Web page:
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Compound Management and          Integrity Online                                 Industry Overview                       ...
Contents          3. Compound Management Becomes Big Business          5. Constructing an Integrated Chemical and Test Dat...
Compound Management Becomes Big Business   In the world of pharmaceuticals, few issues are more important than compound ma...
Matt Hamilton, vice-president of Hamilton Storage Technologies, said: "Many users feel chainedto a more expensive, less fl...
Constructing an Integrated Chemical and Test Data ManagementSystem Dieden PhD, AnalystStandards   Reiner          to Indus...
Obviously all the project members, everybody that’s involved in the compounds library and whoinputs his compounds into the...
However, we must not forget that we’re using two or more different systems, informaticssystems. At UCB we have our own hom...
Making Compound Management Simpler     For many organisations in the pharmaceutical sector, the area of compound managemen...
The expert said that there is still much more to do in the field of sample management, however,such as integrating quality...
However, Matt Hamilton, vice president at Hamilton Storage Technologies, said that many firmsmake automated –20 degrees an...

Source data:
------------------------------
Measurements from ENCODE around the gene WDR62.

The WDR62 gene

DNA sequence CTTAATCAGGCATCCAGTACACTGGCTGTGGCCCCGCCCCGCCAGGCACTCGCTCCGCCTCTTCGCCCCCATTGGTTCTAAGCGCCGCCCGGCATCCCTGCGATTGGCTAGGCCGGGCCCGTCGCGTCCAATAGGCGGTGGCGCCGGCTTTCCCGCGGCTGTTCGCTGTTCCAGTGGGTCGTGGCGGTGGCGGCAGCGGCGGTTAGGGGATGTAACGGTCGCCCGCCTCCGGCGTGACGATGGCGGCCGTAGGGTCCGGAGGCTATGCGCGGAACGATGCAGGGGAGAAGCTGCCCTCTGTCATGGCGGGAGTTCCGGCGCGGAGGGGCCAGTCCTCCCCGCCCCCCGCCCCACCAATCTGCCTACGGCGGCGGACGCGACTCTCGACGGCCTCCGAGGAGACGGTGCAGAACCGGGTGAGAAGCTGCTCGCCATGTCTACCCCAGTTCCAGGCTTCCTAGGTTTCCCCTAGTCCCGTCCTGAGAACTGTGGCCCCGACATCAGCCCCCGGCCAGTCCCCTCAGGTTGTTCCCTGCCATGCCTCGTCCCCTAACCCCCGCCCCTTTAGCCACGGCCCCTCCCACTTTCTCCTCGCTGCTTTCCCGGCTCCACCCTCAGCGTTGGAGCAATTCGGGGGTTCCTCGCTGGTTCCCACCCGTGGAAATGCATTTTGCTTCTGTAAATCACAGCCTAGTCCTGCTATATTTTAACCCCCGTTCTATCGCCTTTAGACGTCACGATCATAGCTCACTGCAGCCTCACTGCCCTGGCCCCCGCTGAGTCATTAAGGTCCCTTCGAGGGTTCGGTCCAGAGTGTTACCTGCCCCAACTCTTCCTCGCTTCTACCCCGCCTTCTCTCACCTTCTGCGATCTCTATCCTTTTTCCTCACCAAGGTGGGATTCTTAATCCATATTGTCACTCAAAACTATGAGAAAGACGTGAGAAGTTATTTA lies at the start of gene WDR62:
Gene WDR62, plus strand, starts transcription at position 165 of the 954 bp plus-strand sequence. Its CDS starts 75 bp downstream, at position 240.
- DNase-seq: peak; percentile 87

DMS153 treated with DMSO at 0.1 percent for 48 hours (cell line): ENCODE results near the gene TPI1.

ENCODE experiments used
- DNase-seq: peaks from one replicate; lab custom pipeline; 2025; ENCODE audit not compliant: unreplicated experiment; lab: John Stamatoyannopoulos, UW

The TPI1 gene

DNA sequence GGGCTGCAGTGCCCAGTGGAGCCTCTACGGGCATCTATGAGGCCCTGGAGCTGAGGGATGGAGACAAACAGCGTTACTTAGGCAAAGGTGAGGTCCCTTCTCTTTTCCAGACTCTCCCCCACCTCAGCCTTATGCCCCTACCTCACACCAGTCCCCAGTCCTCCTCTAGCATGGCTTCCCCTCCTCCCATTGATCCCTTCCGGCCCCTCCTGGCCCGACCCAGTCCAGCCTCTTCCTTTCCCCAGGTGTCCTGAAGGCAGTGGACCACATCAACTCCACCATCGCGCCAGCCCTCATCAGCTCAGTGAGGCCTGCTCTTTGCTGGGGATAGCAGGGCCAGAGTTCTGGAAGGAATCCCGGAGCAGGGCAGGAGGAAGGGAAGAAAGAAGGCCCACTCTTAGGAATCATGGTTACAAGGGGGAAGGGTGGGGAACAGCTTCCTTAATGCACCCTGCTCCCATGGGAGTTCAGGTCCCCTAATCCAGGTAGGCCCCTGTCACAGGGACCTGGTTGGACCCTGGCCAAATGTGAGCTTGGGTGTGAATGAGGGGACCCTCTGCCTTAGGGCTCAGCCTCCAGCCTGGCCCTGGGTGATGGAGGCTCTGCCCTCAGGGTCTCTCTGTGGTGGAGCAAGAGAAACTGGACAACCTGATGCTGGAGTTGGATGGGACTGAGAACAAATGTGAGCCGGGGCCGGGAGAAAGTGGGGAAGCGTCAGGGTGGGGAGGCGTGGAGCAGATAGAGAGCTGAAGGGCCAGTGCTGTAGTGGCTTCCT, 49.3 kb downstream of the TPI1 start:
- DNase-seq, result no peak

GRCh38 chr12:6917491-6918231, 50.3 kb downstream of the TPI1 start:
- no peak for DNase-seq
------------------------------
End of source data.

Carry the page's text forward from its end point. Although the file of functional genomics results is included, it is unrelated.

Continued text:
Additional ResourcesINTERVIEW: Building a Compound Management Facility – The IntegrationChallengeWith Reiner Dieden PhD, A...
Evaluating Compound Management Strategies  and Technologies From Around the World                                         ...
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Compound Management - Pharma IQ Report 2011

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After 8 successful years of real-world conferences, the annual Compound Management & Integrity series of events is going online! With travel restrictions tighter than ever and a growing interest in compound management (CM) around the world, we’re bringing the experts to you in a series of expert-led interactive webinars beginning October 31, 2011.

Key topics inlcude:

How to develop successful collaborative relationships with external partners, including academic research facilities and CROs
Ensuring quality in both your materials and your processes
Addressing the “why” of compound libraries: how to prioritise what compounds are stored, bearing in mind the realities of storage and management requirements, but keeping your likely future needs in sight as well

Navigating the challenges of collaborating with international partners, including the Asian markets
Assessing available automation options and augmenting (and improving) your facility's systems for increased efficiency

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Compound Management - Pharma IQ Report 2011

  1. 1. Compound Management and Integrity Online Industry Overview Pharma IQ Sector Report & Resources July 2011 Compound Management and Integrity Online Pharma IQ Sector Report & Resources 2011